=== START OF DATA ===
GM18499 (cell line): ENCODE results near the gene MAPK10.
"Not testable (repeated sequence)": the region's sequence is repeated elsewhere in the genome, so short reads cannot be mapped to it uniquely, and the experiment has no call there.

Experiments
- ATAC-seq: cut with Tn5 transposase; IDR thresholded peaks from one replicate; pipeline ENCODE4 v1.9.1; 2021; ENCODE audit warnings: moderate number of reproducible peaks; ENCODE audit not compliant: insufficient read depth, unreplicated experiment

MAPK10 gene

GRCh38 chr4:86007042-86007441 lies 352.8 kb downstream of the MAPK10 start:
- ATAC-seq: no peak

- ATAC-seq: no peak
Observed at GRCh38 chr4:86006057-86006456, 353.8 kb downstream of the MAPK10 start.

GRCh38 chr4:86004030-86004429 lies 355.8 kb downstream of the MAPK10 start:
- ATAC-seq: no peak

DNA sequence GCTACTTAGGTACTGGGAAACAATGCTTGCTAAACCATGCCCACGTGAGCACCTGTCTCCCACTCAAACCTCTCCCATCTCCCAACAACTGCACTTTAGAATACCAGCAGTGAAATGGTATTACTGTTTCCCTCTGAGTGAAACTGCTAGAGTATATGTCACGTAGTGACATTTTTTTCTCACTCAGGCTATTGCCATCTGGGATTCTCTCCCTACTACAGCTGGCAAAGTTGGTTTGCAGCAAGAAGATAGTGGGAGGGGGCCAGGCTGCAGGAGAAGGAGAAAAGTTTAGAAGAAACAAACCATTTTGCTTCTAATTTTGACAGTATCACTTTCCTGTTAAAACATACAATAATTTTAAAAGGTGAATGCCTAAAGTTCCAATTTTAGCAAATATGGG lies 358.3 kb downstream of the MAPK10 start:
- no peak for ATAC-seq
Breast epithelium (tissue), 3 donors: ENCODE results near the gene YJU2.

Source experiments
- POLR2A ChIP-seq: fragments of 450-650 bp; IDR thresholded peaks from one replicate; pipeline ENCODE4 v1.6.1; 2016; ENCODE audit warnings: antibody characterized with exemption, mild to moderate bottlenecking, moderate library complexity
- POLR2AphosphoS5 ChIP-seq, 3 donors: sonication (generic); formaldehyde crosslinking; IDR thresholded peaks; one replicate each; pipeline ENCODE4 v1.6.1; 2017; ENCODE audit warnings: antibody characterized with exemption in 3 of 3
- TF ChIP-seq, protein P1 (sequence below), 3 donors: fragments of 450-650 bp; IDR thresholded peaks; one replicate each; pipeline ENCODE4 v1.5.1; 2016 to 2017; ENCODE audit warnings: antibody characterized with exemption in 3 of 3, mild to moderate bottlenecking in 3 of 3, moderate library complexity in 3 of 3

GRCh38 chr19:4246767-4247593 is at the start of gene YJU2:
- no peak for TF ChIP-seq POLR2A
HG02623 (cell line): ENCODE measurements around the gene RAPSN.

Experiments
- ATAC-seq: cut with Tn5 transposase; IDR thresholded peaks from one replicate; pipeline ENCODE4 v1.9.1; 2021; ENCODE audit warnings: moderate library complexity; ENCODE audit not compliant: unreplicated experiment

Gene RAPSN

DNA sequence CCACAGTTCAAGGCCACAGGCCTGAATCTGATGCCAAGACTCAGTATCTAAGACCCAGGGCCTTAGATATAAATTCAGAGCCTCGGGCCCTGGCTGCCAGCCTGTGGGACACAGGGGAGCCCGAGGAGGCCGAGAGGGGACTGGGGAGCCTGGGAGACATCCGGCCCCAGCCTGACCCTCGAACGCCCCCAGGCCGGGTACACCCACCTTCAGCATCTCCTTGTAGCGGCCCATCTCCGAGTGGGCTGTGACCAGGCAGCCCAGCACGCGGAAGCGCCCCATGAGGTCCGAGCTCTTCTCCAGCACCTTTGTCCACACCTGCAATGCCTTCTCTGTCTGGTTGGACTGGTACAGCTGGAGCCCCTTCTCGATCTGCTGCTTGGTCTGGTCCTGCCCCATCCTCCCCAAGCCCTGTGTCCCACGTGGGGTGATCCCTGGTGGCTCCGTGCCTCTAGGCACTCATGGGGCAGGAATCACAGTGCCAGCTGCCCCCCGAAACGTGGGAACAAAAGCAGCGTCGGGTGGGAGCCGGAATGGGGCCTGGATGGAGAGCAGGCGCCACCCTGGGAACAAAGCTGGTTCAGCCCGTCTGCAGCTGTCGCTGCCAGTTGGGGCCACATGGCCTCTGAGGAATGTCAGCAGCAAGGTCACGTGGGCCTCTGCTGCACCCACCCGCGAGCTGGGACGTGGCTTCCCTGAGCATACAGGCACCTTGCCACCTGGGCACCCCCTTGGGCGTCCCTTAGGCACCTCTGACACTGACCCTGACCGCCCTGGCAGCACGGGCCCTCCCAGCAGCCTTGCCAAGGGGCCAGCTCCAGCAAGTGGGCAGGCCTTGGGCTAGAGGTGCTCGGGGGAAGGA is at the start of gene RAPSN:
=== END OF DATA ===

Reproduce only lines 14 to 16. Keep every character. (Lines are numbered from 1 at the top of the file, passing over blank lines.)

Breast epithelium (tissue), 3 donors: ENCODE results near the gene YJU2.

Source experiments
- POLR2A ChIP-seq: fragments of 450-650 bp; IDR thresholded peaks from one replicate; pipeline ENCODE4 v1.6.1; 2016; ENCODE audit warnings: antibody characterized with exemption, mild to moderate bottlenecking, moderate library complexity